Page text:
Truth is in this year's presidential election, we all know that there will be some who will not vote for Obama simply because of his skin color, while on the other hand there will be those who vote for him simply because of his skin color. At the same time, there will be those who won't vote for John McCain simply because his running mate is a woman, while there will be those who will vote for him just because he has a woman on the ticket. Let's go even deeper. There will be those who won't vote for McCain because he's too old, while there are those who won't vote for Obama because he's too young. It's crazy isn't it? But, we all know its true.

I've lived in the Bible-Belt my whole life and grew up in a "full-gospel, spirit-filled" denomination. Of course, that denomination was a step above all the rest. At least that's the way we felt. Then I left that denomination and found a non-denominational, charismatic church and realized that I was in error all those years and now had found the type of church that stood above the rest. Yep, we even do it in church don't we. We elevate ourselves and those institutions we are a part of and we look down at those who aren't like us. We often struggle with the fact that people don't share our views, opinions, and beliefs. So much so, we have difficulty connecting and interacting with them.

God's desire is that we walk in unity with one another. Jesus prayed and asked the Father to make us one. He also said that the world would know that we are his disciples by the love we have for one another. For years, I was so little in my thinking as to apply this only to my local congregation and denominational affiliation. I had no concept of the global body of Christ. I struggled with the idea of how I could ever walk in unity with the Methodists, and Baptists, and Catholics, and Pentecostals, and all the other denominations and independents.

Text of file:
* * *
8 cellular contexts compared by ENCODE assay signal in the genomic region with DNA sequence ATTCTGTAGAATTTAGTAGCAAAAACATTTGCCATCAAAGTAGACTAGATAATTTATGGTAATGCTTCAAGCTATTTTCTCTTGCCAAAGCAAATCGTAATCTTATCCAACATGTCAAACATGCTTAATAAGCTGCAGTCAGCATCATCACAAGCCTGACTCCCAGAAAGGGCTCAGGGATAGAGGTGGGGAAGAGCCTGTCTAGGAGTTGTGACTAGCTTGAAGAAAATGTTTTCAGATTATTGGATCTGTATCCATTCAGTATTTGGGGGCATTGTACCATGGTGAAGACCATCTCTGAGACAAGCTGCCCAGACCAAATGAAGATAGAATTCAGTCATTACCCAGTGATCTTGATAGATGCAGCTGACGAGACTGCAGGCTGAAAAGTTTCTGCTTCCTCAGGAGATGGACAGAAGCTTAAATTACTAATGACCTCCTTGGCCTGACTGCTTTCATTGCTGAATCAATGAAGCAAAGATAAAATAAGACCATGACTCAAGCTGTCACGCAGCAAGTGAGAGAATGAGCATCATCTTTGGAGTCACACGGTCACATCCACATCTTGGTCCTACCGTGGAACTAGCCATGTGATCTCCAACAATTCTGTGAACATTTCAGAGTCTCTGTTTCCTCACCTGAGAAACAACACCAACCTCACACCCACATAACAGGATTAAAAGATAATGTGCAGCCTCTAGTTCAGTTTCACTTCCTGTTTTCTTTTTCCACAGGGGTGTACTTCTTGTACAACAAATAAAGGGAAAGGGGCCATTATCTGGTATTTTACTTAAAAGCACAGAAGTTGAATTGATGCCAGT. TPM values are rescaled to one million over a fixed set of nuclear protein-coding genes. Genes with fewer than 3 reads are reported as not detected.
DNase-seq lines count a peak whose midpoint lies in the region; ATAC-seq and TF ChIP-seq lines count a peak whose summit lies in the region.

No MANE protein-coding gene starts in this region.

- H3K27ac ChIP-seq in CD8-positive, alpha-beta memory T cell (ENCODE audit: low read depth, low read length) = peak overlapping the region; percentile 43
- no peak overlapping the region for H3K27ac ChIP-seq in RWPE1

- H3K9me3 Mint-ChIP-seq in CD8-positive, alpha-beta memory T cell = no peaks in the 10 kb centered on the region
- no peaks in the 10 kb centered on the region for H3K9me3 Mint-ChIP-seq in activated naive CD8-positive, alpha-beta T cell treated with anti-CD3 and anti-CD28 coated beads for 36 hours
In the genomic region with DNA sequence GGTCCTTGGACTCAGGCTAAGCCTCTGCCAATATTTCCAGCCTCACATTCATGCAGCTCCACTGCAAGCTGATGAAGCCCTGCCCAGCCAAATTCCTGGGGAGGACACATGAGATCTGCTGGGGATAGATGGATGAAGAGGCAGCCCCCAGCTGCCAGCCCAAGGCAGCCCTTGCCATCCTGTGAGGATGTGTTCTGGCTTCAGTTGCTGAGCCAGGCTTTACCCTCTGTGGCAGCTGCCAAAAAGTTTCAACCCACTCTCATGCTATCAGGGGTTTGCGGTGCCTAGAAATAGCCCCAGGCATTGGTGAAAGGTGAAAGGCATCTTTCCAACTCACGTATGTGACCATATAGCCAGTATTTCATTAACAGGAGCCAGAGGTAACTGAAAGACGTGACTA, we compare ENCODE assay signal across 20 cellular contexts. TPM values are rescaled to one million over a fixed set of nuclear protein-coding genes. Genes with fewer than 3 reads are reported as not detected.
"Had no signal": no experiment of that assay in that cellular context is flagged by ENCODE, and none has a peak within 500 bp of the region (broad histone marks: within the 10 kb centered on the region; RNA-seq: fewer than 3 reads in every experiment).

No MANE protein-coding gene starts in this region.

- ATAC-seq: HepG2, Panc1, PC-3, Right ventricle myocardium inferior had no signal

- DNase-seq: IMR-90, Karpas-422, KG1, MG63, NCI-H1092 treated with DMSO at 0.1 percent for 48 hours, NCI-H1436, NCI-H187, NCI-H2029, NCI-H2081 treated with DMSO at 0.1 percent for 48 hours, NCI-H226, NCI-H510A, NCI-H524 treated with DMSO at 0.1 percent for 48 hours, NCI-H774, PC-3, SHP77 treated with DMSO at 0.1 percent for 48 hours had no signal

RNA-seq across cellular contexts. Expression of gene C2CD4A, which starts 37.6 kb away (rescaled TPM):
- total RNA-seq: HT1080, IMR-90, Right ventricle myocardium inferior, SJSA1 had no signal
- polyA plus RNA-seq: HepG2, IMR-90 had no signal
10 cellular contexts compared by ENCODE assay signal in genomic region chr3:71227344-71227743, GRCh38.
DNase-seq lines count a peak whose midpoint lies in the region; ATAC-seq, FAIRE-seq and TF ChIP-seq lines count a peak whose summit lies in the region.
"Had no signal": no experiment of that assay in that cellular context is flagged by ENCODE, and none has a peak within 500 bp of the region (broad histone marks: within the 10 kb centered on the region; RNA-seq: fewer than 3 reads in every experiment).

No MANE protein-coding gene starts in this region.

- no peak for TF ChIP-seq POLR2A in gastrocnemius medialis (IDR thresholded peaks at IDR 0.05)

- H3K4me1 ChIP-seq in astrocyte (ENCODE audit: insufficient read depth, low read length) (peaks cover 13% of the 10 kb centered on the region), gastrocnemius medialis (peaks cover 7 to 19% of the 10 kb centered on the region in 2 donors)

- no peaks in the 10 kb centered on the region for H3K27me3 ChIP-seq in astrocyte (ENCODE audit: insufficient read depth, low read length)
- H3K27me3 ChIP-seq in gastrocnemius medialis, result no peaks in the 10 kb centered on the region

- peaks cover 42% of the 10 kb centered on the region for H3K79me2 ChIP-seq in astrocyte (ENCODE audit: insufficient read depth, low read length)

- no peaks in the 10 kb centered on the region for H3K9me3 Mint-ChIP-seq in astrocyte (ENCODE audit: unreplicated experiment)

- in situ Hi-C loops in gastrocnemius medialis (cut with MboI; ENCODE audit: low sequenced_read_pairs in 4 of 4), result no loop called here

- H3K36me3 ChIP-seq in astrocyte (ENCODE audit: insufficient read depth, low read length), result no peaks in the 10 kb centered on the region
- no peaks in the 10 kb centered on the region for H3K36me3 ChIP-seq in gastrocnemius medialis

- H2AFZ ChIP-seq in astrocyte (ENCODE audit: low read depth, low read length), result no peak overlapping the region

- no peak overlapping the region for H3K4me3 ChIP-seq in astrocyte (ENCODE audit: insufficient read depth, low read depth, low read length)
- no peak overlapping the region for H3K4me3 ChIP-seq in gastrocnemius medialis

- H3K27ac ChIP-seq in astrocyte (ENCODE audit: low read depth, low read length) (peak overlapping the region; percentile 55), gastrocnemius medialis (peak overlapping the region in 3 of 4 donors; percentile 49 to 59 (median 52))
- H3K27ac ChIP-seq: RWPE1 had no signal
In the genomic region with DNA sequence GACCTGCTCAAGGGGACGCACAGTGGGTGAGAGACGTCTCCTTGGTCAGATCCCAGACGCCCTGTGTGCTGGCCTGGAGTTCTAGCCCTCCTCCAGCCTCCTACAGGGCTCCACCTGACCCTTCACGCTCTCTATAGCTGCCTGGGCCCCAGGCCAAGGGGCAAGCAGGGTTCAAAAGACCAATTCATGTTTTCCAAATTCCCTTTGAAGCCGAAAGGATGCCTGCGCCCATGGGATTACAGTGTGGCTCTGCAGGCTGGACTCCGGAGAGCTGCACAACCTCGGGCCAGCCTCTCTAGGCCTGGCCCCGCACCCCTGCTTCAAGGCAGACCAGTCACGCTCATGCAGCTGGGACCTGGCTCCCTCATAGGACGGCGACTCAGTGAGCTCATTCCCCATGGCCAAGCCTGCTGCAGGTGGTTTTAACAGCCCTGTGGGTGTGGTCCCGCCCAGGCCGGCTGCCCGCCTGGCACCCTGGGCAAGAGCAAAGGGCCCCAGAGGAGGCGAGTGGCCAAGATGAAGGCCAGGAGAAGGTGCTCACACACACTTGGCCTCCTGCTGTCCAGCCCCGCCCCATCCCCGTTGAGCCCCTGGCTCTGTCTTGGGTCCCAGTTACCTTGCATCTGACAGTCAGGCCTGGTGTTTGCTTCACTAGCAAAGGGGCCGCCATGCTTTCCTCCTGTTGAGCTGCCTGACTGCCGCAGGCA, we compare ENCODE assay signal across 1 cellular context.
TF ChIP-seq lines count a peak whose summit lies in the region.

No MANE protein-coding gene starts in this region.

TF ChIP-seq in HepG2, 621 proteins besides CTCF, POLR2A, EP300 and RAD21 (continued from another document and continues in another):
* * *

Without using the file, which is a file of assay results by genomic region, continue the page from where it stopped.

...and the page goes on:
I found the key though and here it is. You can not focus on the things that make you different. When we brought our newborn infant home, he was constantly clothed and wrapped up. Because of that our toddler could not see the gross belly button, which made it easy for him to accept his little brother. He held him, he kissed him, and absolutely adored him. It was only those moments during diaper changes or bath times that the thing he struggled with was even visible. As he connected with his little brother the gross belly button became lesser and lesser of an issue. Here's my point, when we choose not to focus on those things that separate us, we are quick to find the things that bring us together.

We truly have to get to the point where we no longer care if the church down the street sings out of hymnals or breaks into a 30 minute spontaneous worship tune. We have to come to the place where we no longer care if some raise their hands in worship or have no worship at all. We can no longer allow things like "once saved always saved", "falling from grace", "tongues", eschatology, or style of worship drive a wedge between us. When we choose to connect despite our differences we'll find that in the grand scheme of things our differences don't really amount to much.

I've discovered on my journey that my theology is not what identifies me. Scripture tells us that we are complete in Christ. My identity is found in Him alone. Not in theology, doctrine, church affiliation, or worship style. I know what I believe, I know in whom I believe, and those who hold a different belief or interpretation in no way threaten that. When Christ is at the center then He trumps everything and anything that we don't see eye to eye on. I think that when we understand that, it makes it alot easier to love others the way God intended for us to love them. Let's face it, if we can't love our brothers and sisters in the faith, how are we to love those on the outside? Think about it, if we can't love someone who differs with us on the ministry of the Holy Spirit, how can we ever love those who not only disagree with our theology and worship style but our belief in the God who's the very foundation on which we live?

I'm happy to say that our two boys are connected in a way that only brothers can connect. Sure, the gross belly button is a thing of the past but the two are as different as night and day. From the outside looking in, I can see all the things that make them different, but to them it just doesn't seem to matter. It's as if they can't see them. Or, maybe it's just that they choose not to focus on them.